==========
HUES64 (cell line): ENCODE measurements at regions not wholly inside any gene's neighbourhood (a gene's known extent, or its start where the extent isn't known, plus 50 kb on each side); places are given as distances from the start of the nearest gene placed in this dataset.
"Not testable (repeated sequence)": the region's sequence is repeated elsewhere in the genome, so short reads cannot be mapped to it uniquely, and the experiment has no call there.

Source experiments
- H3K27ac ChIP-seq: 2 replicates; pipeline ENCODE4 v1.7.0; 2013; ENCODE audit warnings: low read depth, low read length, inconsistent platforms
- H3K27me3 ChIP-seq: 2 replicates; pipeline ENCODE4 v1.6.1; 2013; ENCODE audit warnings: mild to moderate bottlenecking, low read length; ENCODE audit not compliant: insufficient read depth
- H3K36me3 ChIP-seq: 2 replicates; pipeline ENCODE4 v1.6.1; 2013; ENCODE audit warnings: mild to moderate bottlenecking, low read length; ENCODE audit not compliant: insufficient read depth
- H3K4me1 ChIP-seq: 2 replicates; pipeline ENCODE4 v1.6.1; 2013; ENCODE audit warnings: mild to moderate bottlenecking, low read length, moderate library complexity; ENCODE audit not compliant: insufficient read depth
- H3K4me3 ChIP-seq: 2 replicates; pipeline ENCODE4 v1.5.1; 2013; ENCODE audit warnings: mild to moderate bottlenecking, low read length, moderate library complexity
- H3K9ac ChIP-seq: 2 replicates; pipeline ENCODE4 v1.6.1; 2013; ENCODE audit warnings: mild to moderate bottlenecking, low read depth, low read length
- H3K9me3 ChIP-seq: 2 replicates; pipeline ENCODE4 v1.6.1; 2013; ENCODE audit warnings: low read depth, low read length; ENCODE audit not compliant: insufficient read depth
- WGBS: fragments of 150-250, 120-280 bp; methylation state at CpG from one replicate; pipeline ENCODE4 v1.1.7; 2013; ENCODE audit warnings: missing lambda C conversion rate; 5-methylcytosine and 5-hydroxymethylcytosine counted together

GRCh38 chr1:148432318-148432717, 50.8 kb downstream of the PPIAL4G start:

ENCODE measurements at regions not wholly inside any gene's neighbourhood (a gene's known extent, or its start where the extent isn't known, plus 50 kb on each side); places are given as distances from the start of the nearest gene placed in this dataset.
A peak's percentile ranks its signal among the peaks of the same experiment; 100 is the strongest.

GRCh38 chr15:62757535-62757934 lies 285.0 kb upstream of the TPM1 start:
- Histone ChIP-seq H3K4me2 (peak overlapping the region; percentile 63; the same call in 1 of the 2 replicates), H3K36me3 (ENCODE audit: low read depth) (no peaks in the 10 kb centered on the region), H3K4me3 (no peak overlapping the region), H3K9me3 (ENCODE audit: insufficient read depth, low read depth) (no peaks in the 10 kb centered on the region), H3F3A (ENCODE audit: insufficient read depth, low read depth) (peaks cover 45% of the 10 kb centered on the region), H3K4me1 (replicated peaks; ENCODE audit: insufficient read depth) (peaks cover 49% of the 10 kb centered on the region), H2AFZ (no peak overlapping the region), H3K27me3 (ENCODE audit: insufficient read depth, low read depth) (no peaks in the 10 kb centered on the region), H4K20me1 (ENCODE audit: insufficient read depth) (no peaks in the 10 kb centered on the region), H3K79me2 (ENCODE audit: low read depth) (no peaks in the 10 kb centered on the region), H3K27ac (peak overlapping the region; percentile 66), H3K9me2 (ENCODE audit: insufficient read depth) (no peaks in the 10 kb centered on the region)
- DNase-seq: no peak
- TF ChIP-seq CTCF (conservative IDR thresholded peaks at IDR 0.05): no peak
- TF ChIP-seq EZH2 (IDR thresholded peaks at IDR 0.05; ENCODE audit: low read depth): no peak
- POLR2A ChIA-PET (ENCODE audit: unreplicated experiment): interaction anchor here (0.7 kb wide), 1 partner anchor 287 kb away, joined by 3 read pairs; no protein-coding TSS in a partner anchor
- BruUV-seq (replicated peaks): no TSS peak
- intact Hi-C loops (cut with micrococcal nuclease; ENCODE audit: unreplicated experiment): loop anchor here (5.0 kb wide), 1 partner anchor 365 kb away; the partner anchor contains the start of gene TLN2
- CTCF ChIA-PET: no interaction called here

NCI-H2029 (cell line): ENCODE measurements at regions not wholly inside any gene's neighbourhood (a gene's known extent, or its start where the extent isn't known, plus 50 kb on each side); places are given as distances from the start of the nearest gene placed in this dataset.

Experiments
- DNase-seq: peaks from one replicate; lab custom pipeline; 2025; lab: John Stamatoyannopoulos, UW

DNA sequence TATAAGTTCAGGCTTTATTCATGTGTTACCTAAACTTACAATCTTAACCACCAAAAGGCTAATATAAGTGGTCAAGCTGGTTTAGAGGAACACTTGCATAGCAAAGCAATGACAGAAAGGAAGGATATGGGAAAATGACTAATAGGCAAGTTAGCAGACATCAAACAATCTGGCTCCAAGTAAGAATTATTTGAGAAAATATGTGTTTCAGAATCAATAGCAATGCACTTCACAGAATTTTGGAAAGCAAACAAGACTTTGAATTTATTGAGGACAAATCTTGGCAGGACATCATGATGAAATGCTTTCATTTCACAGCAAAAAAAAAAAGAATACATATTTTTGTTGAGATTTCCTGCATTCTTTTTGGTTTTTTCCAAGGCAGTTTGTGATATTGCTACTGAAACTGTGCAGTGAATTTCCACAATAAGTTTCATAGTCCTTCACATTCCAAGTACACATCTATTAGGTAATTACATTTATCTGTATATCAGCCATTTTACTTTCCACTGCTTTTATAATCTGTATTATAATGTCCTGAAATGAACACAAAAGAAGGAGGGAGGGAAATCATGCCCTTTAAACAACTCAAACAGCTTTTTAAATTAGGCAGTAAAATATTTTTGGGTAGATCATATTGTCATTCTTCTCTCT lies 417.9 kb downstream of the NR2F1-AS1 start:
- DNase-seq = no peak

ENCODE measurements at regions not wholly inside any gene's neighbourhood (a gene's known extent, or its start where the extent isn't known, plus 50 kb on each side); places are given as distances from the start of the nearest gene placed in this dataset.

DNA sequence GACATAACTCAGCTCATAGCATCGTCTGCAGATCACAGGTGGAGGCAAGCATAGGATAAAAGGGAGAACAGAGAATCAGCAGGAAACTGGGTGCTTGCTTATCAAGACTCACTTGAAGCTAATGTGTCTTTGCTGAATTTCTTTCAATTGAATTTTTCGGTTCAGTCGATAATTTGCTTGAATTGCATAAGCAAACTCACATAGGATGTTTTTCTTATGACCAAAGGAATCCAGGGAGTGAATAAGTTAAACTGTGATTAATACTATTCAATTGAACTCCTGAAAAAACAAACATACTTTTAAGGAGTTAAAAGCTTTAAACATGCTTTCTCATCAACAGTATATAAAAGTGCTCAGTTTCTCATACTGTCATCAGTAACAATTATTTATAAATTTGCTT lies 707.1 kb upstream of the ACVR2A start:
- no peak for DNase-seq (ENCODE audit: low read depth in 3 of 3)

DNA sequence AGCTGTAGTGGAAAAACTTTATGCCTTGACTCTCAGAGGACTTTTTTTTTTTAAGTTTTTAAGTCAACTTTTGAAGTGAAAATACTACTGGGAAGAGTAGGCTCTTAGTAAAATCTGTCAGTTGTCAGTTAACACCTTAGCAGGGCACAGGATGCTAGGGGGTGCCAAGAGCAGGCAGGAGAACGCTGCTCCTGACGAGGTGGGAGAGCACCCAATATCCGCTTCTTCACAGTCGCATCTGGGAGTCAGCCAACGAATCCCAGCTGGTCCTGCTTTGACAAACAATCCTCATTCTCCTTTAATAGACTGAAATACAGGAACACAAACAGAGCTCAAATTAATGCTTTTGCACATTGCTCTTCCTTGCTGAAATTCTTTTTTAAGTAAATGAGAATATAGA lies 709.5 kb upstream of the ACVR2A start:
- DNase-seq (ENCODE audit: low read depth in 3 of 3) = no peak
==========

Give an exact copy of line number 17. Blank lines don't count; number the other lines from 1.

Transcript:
- DNase-seq: no peak